As with the Edsel introduced in late 1957, Chrysler launched an extensive promotional and marketing campaign before the public was even given a glimpse of the Airflow. Since this was the first new model of a production car that was designed with engineering focused on aerodynamics, the company launched a publicity stunt in which they reversed the axles and steering gear of a conventional 1933 model.
This allowed the car to be driven “backwards” throughout Detroit. The stunt captured the public’s attention. Related advertising campaigns including print, automotive feature articles and even short films to be shown in theaters called attention to the fact that most cars were more streamlined in the rear than the front. Promotion also hinted that soon Chrysler would introduce the car of the future, a vehicle that would transform the driving experience.
This was more than mere hype. The Airflow was, and is, a superb automobile. Still, as with the Edsel, the car sold poorly and did not meet corporate expectations. There is a lesson or two to be learned in the Airflow and Edsel story.
Never under estimate the power of self deception. People can fool themselves into believing all manner of things. The current state of politics in America is one example. Rejection of the Airflow is another. And of course, The Beast, the 1951 Chevy panel truck dominating the driveway in front of the house is yet another.
The Airflow, the Edsel, and other stories of inovation, failure, marketing and related consumer trends are the core of a Jim Hinckley’s America podcast, Car Talk From The Main Street of America, that was launched in July with Stan Hustad as the producer. But sharing America’s story is only part of what we do. We also tell people where to go.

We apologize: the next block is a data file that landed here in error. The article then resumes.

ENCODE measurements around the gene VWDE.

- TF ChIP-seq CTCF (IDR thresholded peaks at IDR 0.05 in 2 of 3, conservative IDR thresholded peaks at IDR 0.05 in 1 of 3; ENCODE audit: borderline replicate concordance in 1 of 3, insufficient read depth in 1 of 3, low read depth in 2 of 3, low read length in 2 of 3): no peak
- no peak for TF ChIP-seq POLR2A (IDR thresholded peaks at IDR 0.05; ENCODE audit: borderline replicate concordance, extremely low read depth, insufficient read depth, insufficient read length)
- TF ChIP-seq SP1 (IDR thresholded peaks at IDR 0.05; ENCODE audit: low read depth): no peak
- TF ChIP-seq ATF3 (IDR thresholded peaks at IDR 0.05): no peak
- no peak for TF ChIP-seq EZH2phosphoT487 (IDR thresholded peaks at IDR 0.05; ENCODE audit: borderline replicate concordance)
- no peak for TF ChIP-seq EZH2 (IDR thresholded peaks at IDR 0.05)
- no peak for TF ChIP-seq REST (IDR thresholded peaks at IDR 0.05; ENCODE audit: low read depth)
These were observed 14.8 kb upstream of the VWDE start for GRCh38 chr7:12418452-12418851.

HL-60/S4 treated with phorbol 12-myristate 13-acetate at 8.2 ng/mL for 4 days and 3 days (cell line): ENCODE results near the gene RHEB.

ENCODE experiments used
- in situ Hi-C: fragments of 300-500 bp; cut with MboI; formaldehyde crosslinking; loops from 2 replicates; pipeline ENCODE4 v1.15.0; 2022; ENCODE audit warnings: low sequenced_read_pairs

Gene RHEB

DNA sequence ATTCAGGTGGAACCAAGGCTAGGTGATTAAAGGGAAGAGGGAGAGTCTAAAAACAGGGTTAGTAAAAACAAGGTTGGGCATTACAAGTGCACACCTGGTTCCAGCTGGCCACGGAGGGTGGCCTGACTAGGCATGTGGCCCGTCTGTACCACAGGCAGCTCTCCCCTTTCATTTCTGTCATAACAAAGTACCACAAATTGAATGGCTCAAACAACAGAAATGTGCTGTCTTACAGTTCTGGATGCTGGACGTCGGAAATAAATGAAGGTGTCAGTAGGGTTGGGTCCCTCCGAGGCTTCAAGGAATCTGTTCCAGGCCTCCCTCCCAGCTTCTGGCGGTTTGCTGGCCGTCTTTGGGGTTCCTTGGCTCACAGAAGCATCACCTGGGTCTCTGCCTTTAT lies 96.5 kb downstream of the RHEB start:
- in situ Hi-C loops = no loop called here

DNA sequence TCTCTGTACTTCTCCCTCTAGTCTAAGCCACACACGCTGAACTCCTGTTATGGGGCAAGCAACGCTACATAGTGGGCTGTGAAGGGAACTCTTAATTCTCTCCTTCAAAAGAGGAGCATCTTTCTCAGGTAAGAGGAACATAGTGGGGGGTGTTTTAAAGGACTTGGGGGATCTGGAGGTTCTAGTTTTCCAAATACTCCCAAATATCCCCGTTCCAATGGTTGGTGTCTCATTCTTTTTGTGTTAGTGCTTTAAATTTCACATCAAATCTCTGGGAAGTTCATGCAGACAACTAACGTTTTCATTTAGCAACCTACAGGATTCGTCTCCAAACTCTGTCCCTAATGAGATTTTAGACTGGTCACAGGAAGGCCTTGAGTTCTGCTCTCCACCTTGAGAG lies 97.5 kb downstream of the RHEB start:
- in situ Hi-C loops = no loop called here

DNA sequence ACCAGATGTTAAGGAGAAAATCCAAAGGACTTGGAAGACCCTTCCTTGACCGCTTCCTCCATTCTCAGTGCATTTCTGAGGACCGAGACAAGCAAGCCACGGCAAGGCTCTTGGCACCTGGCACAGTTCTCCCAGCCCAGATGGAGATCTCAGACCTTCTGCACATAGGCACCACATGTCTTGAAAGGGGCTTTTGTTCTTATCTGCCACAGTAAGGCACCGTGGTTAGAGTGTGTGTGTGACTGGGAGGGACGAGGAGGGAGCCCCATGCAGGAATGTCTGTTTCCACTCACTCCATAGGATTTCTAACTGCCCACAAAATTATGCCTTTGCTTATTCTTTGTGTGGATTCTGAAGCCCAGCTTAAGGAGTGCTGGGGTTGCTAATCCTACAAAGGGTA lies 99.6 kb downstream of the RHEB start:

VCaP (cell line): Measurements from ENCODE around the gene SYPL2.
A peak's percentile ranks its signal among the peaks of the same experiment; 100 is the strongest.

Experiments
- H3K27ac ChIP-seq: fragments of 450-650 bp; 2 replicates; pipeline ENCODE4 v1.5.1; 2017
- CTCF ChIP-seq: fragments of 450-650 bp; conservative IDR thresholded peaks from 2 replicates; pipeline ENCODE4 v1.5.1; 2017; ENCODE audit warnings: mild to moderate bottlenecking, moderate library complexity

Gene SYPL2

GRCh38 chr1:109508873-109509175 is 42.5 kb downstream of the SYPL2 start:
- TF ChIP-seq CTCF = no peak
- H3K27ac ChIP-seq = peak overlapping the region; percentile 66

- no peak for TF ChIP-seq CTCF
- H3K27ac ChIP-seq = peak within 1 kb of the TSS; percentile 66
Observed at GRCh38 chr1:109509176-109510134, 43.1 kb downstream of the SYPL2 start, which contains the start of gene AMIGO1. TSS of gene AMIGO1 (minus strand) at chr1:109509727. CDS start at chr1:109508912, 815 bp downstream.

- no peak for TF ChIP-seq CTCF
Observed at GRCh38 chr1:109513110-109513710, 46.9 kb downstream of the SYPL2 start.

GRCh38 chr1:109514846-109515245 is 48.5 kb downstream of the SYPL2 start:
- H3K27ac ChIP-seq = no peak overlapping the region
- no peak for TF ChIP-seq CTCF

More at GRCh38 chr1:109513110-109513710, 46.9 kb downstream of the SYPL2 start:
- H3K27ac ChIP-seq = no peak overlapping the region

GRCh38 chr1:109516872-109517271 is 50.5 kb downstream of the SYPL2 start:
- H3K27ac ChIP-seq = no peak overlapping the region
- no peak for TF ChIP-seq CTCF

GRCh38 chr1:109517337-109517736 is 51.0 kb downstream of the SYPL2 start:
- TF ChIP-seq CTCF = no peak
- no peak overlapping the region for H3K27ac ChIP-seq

And so there is an element of travel woven into the Car Talk From The Main Street of America podcast. The great American road trip is the primary focus of our second podcast, the live stream Sunday morning Coffee With Jim program on Podbean that is later archived on Spotify and other platforms.
The podcasts are an example of how we are always looking for new ways to tell stories, to inspire road trips and to share the adventure. With that said, Stan and I have decided to add a new level to Car Talk From The Main Street of America. we want to hear, and to share, your automtove stories.
For the first episode we want to hear your story about the car or truck that you regret selling. As an example, on next weeks episode I share my story about a 1956 Ford F100 that was heavily optioned for the time. I acquired that truck by trading a Winchester rife and a ten speed bicyle. And it was eventually traded for a 1964 Pontiac. So, if you have a similar story to share, drop me a note.
The podcasts, and other Jim Hinckley’s America programs such as our speaking engagements, are more than just road trip inspiration, and stories about America. They are a promotional opportunity for sonsors such as Visit Tucumcari. So, if you want to give your community or business a promotional boost, give me a holler. I am quite confident that we can give you a bang for the advertising dollar.
Now, with the business of Jim Hinckley’s America out of the way, I would like to share a few updates and notes. The recent Heartland Tour provided fodder for an array of future programs and projects. As an example, I am chomping at the bit to introduce people to charming and surprising Rushville, Illinois with the amazing Princess Theatre that opened in 1916, and wonderful little cafe in a century old hardware store. And soon, I will be able to share information about two new and exciting book projects.
Stay tuned. Things are about to get very interesting indeed. As the Jim Hinckley’s America theme song by the Road Crew says, come along for the ride.